Like everything else in education, the role of the teacher is evolving. Teachers now have a wider range of options to think about when deciding which type of school environment they want to teach in. With the use of technology many teachers are experiencing success with small group and one-on-one instruction with students. Below we bring you the story of an online intervention teacher from California Virtual Academies who compares her experiences in teaching online and teaching in a traditional classroom.


Mary Morganti

Like most online educators, I began my instructional career in a brick and mortar classroom, teaching K-3 grade levels over a period of 5 years. My switch to become a virtual educator was partially due to relocation for my family, but largely as a result of looking for a way to broaden my teaching experiences. Currently, as an early literacy, Tier 3 Reading Intervention Specialist for California Virtual Academies (CAVA) – a network of online charter schools serving students across the state – I interact predominantly with K-5 students, Learning Coaches, and other CAVA teachers across California on a daily basis.

Having had the opportunity to teach in both learning environments, I’m often asked to compare my current role as an online educator to my experience as a teacher in a traditional classroom setting. I believe that both settings have their individual merits when the student’s physical, emotional, and educational needs are a priority in deciding on the appropriate learning environment. Regardless of the classroom setting there are many responsibilities I have as an educator, but the commonality between these two spaces is my role to guide and support students’ journeys to becoming proficient readers.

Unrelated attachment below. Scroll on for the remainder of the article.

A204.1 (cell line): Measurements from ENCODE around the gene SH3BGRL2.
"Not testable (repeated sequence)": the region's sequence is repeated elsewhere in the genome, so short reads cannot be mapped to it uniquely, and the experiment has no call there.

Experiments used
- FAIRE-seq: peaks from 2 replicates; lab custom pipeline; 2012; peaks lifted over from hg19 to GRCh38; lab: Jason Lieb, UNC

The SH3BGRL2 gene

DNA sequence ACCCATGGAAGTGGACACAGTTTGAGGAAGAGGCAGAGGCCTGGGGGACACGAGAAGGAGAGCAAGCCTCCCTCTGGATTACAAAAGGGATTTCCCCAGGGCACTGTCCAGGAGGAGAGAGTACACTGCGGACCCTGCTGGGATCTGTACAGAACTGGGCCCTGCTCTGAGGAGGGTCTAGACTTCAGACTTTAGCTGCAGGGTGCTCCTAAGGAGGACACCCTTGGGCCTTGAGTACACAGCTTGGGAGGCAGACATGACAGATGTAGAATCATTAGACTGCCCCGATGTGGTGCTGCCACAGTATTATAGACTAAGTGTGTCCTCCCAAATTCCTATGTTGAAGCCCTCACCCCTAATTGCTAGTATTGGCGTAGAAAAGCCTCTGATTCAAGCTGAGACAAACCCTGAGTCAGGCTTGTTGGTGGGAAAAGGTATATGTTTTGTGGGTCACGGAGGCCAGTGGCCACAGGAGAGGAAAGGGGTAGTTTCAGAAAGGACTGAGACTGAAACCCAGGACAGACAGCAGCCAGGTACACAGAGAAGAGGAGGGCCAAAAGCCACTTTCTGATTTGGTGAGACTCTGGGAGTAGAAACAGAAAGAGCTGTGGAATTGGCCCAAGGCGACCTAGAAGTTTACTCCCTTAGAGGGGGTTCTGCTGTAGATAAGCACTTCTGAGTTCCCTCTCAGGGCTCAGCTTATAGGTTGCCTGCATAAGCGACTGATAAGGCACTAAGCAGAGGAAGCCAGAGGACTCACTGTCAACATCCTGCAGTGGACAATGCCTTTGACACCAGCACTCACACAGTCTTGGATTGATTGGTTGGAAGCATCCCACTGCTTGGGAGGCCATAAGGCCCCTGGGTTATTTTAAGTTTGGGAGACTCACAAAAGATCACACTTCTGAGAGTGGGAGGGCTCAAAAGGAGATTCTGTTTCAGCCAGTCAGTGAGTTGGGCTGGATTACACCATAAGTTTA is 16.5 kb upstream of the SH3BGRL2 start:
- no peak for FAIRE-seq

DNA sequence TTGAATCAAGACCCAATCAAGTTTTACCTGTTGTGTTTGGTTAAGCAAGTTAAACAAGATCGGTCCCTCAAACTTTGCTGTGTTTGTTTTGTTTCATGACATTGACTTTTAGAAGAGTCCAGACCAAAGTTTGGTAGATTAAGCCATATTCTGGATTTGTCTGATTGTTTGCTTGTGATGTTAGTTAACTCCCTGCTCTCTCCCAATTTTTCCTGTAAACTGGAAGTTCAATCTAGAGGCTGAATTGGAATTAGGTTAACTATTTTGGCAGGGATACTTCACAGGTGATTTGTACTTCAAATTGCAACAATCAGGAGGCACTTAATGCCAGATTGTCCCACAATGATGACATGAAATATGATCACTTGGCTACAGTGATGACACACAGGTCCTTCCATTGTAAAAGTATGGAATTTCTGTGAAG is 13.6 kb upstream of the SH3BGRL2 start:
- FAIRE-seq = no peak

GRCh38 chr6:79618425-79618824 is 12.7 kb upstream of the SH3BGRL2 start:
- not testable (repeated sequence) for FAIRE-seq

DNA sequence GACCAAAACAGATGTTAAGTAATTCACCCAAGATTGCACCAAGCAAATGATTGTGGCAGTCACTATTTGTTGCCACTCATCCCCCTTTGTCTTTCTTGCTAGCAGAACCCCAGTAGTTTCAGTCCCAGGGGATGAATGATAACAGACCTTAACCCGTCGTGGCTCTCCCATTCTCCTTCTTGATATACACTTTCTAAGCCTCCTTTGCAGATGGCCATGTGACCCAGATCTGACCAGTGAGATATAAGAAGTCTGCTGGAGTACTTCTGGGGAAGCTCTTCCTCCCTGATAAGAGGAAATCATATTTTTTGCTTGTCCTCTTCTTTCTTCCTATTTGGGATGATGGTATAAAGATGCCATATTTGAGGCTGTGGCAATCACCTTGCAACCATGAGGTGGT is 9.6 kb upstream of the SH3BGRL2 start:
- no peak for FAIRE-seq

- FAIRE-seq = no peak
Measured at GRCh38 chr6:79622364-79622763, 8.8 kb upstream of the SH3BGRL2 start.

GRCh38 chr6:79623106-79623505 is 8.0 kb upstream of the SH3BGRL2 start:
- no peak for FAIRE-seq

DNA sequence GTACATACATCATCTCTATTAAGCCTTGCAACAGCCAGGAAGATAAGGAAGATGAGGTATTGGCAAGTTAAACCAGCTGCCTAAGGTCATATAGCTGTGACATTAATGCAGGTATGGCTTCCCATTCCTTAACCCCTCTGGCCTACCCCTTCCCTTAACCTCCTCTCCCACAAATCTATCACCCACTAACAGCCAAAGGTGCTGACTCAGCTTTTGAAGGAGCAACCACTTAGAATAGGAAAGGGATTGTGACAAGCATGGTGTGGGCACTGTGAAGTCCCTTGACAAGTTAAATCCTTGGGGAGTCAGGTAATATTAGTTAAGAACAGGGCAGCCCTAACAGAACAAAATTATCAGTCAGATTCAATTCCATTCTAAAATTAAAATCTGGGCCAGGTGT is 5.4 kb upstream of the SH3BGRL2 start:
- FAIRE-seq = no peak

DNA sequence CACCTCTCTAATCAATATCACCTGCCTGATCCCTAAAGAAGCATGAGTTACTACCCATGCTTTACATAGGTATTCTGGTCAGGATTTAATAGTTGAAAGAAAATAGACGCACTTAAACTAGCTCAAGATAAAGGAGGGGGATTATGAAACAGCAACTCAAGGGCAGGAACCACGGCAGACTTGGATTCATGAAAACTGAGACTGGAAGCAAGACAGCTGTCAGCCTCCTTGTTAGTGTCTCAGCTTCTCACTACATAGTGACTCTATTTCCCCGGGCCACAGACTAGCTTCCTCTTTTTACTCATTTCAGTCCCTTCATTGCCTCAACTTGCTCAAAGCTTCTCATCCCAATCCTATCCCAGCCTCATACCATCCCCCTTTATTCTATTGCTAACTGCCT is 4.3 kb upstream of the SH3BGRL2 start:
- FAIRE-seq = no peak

Specifically, as an intervention teacher I identify each student’s areas of deficiency in their reading acquisition skill set and the data I obtain is used to set a specific goal to measure their progress. In an effort to ensure each student meets or exceeds their specified goal, I develop and execute a learning plan tailored to their individual needs. Fundamentally, this often involves working through a progression that can be frustrating at times for students; however the data driven instruction, tools, and techniques I employ to help each student overcome these hurdles are the same regardless of the classroom setting. Although the classroom environment may be different between the virtual versus physical classroom, the end goals of knowledge and proficiency remain constant.

Frequently, I hear concerns regarding the perception that the lack of physical presence, afforded by a traditional classroom, prevents virtual educators from establishing connections with their students. In reality, as an intervention specialist I have the opportunity to work with my students in a small group setting each day. Within my classes, I have the ability to have individual ‘break out sessions’ which allows for uninterrupted one-on-one interaction between a single student and myself just as any teacher would work individually with a student in the brick and mortar classroom environment. Adding to this is the ability to consistently interact and work with students’ Learning Coaches in workshops, weekly classes, and open office hours in addition to the regular communication regarding their student’s progress. My relationship with each family is very close as we work together to provide the best learning environment and support for each student.

One of the other misconceptions regarding this virtual learning setting is that it’s difficult, if not impossible, to teach a primary student to read through a computer. However, it isn’t just a computer, but an interactive classroom environment where the students are taught, have the opportunity to practice and are supported in their learning. These lessons are interactive, engaging, and are designed to reach all learning modalities. We work hard as a class to establish a positive classroom community and work together to practice reading skills with visual, auditory, and hands-on activities just as students would in a brick and mortar classroom environment. The virtual lessons I teach support the students’ regular classroom curriculum and enable students to master the building blocks necessary to become proficient readers.